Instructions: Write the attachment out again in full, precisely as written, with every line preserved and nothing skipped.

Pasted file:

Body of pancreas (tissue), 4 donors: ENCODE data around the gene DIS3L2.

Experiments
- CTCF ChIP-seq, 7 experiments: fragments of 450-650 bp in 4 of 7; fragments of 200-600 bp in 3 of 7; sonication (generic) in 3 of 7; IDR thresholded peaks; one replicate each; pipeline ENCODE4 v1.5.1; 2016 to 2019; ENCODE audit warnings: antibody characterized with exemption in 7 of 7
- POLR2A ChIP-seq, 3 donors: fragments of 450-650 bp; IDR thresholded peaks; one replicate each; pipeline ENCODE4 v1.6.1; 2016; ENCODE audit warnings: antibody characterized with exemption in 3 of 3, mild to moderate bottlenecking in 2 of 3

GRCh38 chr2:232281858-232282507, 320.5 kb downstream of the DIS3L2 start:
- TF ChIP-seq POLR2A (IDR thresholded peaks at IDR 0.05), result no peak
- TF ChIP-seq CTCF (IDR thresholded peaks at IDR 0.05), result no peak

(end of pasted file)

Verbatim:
Body of pancreas (tissue), 4 donors: ENCODE data around the gene DIS3L2.

Experiments
- CTCF ChIP-seq, 7 experiments: fragments of 450-650 bp in 4 of 7; fragments of 200-600 bp in 3 of 7; sonication (generic) in 3 of 7; IDR thresholded peaks; one replicate each; pipeline ENCODE4 v1.5.1; 2016 to 2019; ENCODE audit warnings: antibody characterized with exemption in 7 of 7
- POLR2A ChIP-seq, 3 donors: fragments of 450-650 bp; IDR thresholded peaks; one replicate each; pipeline ENCODE4 v1.6.1; 2016; ENCODE audit warnings: antibody characterized with exemption in 3 of 3, mild to moderate bottlenecking in 2 of 3

GRCh38 chr2:232281858-232282507, 320.5 kb downstream of the DIS3L2 start:
- TF ChIP-seq POLR2A (IDR thresholded peaks at IDR 0.05), result no peak
- TF ChIP-seq CTCF (IDR thresholded peaks at IDR 0.05), result no peak